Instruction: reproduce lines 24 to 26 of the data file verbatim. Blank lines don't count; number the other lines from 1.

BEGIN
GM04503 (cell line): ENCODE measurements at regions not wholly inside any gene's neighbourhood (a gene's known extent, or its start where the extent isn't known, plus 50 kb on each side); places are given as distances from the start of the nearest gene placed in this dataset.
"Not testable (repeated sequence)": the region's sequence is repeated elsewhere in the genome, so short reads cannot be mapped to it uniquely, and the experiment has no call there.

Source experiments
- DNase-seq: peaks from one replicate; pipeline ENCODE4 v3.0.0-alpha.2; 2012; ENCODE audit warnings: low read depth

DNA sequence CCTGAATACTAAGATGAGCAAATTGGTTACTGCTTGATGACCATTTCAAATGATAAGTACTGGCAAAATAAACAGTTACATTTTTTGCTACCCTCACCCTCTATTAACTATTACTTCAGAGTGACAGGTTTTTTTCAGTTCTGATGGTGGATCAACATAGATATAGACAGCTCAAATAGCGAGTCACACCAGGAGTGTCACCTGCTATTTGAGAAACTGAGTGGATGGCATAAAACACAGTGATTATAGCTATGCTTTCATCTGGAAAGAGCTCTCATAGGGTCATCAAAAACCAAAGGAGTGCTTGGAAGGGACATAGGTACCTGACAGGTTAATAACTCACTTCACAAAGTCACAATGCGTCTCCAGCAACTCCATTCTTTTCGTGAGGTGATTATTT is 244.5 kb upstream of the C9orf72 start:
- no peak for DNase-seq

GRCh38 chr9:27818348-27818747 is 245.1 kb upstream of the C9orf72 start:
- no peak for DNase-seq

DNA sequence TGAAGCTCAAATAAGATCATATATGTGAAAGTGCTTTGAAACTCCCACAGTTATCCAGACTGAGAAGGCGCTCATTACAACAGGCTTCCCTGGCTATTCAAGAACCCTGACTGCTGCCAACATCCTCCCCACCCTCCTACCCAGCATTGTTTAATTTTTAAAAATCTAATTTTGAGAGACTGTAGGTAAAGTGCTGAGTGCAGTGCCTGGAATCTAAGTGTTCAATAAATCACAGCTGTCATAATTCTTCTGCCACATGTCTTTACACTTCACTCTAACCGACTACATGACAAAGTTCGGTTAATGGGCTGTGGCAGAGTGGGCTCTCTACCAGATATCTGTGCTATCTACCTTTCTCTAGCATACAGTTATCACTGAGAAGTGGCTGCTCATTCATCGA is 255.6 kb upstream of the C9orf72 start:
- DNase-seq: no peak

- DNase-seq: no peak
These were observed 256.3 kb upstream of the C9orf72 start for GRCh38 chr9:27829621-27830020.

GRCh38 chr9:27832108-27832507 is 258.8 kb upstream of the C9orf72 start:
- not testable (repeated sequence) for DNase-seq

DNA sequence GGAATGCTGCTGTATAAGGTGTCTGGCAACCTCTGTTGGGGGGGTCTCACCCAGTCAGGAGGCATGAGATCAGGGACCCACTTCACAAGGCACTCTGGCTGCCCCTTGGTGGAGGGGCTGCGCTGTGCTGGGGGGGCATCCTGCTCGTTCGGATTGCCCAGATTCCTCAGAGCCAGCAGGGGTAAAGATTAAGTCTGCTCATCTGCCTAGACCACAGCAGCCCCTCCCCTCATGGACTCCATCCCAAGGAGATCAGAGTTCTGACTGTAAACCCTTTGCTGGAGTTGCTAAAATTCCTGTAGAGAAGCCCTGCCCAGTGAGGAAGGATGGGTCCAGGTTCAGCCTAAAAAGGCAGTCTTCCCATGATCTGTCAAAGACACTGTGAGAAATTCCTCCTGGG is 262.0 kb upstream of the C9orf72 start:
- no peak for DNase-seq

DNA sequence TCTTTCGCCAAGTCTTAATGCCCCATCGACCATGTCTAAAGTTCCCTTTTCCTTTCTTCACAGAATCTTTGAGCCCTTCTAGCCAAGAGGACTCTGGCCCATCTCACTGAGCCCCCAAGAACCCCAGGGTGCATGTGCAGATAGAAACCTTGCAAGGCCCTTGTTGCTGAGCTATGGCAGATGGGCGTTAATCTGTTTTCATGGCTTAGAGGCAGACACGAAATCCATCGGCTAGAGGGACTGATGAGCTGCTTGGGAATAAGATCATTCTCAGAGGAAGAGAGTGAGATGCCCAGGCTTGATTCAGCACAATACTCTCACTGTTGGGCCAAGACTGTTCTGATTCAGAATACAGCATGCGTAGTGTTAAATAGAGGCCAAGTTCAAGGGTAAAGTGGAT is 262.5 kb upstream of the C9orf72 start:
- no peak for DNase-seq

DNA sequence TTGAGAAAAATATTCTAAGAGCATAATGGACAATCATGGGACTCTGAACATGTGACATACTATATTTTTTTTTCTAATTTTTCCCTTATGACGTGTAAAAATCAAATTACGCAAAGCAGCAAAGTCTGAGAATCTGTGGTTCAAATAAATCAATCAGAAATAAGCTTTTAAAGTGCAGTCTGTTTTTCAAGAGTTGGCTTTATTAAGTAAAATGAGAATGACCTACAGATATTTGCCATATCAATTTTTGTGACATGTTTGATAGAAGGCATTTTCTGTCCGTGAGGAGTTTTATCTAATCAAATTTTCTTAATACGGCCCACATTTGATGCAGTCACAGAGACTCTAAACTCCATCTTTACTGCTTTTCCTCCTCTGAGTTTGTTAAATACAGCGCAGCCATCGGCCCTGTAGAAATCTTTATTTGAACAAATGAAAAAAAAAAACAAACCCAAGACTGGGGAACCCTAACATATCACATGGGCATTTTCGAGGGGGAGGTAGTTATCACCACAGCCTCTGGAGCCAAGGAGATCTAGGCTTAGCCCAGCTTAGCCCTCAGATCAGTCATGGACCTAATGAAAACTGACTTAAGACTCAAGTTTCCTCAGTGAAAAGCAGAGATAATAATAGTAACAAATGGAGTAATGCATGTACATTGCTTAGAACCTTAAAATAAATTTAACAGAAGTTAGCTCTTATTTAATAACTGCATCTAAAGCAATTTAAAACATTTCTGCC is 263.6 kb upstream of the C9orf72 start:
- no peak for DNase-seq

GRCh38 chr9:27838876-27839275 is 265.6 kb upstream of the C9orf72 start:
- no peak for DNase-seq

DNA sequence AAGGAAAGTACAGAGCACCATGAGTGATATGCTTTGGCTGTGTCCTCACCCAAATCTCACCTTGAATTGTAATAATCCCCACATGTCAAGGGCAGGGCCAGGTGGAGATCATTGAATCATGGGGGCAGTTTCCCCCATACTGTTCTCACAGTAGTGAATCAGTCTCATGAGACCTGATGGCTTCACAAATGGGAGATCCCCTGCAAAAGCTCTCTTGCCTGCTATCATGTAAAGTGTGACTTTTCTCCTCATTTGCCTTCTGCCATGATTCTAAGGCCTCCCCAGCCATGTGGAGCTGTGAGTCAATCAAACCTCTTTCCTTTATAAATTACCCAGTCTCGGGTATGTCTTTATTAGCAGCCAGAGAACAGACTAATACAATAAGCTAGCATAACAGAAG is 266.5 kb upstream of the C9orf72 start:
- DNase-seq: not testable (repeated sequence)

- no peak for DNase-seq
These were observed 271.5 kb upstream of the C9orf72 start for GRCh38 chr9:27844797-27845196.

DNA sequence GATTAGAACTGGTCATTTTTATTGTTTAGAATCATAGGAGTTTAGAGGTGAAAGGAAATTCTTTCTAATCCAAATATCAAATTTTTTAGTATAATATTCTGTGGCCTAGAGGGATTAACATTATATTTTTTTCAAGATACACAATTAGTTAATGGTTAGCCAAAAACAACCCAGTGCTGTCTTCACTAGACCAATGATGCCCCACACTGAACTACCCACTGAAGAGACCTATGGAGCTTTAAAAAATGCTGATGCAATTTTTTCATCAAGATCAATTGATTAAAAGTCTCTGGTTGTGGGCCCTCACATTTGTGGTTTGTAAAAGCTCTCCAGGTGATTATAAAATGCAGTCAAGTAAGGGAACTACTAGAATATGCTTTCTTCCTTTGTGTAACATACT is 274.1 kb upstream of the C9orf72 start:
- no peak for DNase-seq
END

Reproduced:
- DNase-seq: not testable (repeated sequence)

- no peak for DNase-seq
These were observed 271.5 kb upstream of the C9orf72 start for GRCh38 chr9:27844797-27845196.